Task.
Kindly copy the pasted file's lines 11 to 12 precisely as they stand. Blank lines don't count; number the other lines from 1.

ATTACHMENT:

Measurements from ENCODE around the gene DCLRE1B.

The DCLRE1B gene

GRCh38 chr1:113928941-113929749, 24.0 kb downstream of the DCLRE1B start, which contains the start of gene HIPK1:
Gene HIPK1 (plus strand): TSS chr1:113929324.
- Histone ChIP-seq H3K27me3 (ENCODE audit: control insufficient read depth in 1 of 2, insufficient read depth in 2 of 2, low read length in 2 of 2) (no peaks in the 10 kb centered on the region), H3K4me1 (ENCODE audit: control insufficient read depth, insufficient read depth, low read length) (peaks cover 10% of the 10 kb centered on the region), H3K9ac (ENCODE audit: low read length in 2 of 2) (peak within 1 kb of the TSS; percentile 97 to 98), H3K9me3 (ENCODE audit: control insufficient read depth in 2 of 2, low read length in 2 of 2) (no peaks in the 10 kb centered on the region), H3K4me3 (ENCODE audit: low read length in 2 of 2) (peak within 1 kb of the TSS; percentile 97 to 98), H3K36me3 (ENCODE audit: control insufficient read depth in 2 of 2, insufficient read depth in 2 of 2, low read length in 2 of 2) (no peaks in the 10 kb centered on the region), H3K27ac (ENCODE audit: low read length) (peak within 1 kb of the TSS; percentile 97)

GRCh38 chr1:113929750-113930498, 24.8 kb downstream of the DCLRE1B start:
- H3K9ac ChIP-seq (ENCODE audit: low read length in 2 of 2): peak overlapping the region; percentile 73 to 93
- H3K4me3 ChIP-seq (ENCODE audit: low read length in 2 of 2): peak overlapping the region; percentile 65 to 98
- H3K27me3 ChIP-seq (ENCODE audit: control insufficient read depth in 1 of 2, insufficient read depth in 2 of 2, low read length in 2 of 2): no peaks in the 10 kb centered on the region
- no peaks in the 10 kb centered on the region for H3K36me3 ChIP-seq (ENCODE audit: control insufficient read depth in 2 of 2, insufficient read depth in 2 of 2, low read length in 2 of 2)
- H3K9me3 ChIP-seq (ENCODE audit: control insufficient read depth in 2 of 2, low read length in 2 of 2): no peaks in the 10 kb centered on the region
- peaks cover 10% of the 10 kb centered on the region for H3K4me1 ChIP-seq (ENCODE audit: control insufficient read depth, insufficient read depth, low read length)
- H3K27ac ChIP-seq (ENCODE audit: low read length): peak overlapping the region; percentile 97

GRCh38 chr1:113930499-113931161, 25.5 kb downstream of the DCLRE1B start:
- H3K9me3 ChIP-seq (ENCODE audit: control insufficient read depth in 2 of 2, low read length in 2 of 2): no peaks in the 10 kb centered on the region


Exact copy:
- H3K9me3 ChIP-seq (ENCODE audit: control insufficient read depth in 2 of 2, low read length in 2 of 2): no peaks in the 10 kb centered on the region
- peaks cover 10% of the 10 kb centered on the region for H3K4me1 ChIP-seq (ENCODE audit: control insufficient read depth, insufficient read depth, low read length)